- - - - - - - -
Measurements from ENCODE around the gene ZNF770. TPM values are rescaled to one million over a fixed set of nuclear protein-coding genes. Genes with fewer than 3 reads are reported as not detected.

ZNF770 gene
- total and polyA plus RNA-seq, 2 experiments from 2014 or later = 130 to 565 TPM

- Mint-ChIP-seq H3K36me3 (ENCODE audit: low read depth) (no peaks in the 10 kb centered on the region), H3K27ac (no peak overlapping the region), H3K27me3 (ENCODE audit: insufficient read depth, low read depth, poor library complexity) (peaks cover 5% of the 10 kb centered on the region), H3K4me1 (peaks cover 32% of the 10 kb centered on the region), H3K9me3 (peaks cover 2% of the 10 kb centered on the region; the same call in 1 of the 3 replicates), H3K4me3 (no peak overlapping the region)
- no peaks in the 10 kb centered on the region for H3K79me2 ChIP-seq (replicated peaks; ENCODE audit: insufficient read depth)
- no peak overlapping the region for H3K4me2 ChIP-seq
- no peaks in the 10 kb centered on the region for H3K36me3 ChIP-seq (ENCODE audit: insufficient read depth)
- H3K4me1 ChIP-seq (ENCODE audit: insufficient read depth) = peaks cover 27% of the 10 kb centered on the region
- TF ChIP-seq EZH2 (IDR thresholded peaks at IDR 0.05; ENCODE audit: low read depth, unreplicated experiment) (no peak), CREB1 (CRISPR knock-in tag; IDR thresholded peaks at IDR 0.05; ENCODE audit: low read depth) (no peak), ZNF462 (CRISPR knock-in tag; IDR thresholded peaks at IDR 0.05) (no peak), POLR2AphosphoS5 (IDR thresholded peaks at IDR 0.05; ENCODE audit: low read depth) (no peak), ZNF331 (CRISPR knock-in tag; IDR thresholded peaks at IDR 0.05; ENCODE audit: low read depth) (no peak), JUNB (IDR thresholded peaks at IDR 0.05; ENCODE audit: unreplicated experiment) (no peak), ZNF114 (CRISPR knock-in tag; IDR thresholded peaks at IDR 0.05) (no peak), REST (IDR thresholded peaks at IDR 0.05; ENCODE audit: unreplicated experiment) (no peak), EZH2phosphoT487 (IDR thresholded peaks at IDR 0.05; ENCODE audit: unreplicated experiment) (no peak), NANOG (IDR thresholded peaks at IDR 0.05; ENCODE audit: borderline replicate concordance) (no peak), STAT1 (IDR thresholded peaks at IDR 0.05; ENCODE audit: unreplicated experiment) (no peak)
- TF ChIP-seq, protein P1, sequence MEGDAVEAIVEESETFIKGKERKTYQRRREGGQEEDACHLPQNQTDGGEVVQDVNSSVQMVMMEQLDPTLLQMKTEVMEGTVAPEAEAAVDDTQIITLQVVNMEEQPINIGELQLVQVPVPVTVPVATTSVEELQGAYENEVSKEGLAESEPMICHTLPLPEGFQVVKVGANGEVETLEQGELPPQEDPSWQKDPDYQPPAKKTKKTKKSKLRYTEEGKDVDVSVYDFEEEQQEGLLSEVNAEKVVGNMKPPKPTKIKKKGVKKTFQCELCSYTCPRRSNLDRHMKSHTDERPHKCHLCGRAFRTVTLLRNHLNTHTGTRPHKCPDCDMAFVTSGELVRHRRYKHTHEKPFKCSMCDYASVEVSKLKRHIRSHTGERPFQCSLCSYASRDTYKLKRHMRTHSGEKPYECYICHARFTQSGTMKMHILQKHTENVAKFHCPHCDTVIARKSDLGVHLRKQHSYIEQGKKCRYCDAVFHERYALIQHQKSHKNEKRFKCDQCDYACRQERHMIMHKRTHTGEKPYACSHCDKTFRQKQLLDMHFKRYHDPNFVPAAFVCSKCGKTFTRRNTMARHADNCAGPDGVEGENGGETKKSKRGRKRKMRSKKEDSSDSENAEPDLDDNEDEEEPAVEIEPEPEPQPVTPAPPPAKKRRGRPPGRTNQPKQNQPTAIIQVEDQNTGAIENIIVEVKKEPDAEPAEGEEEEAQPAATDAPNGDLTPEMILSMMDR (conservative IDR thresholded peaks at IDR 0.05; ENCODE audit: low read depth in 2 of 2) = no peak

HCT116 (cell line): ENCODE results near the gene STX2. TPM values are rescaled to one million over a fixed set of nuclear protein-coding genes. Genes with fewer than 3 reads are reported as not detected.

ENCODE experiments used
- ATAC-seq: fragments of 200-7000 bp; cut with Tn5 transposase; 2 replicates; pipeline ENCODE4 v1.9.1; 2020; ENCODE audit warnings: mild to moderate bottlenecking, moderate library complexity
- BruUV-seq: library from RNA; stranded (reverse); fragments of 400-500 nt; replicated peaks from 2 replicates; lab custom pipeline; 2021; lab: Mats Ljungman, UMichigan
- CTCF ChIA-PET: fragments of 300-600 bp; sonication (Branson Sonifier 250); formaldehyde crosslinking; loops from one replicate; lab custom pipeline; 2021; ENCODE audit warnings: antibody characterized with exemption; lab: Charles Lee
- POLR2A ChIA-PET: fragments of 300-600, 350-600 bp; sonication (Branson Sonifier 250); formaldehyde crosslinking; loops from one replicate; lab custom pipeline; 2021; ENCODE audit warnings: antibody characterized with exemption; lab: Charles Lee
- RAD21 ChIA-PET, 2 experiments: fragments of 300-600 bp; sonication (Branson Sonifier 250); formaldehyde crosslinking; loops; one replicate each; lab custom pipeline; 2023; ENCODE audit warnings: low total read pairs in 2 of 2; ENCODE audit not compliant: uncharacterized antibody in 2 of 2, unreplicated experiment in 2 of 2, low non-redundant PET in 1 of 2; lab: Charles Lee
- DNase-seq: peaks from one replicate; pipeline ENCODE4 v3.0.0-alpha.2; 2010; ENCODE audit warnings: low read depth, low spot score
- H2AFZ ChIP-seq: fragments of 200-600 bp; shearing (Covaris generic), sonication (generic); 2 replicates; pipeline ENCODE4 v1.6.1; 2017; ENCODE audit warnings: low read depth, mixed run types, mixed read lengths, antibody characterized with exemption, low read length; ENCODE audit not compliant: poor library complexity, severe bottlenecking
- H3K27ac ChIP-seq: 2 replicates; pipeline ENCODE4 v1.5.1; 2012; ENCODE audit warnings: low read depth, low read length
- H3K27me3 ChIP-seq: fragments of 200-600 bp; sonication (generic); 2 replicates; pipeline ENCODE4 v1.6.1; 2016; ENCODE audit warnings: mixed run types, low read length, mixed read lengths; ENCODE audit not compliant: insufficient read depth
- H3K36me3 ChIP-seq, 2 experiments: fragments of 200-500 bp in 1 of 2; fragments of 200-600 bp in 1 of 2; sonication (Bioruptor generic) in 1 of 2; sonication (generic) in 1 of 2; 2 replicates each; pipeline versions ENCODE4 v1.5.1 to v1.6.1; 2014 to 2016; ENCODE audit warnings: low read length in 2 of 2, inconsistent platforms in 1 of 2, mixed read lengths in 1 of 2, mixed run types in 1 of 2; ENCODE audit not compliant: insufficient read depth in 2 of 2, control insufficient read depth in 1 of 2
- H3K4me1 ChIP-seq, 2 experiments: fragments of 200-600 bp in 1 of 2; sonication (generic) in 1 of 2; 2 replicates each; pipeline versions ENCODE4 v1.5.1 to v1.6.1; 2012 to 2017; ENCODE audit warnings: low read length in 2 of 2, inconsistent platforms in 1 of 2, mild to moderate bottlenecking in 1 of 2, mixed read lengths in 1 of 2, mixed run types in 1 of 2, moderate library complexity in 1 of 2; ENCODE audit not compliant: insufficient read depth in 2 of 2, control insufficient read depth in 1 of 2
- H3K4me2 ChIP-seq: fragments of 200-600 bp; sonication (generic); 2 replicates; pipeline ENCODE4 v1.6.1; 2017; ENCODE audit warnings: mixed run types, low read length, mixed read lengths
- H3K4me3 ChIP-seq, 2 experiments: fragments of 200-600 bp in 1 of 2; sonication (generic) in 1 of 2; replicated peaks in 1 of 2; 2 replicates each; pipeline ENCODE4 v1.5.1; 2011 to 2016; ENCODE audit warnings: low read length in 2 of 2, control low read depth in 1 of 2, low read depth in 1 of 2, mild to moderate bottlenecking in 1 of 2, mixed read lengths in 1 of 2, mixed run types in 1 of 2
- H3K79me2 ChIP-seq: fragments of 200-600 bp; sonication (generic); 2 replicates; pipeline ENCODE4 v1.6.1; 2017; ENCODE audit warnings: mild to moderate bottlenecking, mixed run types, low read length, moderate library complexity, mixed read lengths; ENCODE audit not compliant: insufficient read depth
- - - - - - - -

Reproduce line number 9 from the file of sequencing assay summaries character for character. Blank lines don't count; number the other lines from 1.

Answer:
- TF ChIP-seq EZH2 (IDR thresholded peaks at IDR 0.05; ENCODE audit: low read depth, unreplicated experiment) (no peak), CREB1 (CRISPR knock-in tag; IDR thresholded peaks at IDR 0.05; ENCODE audit: low read depth) (no peak), ZNF462 (CRISPR knock-in tag; IDR thresholded peaks at IDR 0.05) (no peak), POLR2AphosphoS5 (IDR thresholded peaks at IDR 0.05; ENCODE audit: low read depth) (no peak), ZNF331 (CRISPR knock-in tag; IDR thresholded peaks at IDR 0.05; ENCODE audit: low read depth) (no peak), JUNB (IDR thresholded peaks at IDR 0.05; ENCODE audit: unreplicated experiment) (no peak), ZNF114 (CRISPR knock-in tag; IDR thresholded peaks at IDR 0.05) (no peak), REST (IDR thresholded peaks at IDR 0.05; ENCODE audit: unreplicated experiment) (no peak), EZH2phosphoT487 (IDR thresholded peaks at IDR 0.05; ENCODE audit: unreplicated experiment) (no peak), NANOG (IDR thresholded peaks at IDR 0.05; ENCODE audit: borderline replicate concordance) (no peak), STAT1 (IDR thresholded peaks at IDR 0.05; ENCODE audit: unreplicated experiment) (no peak)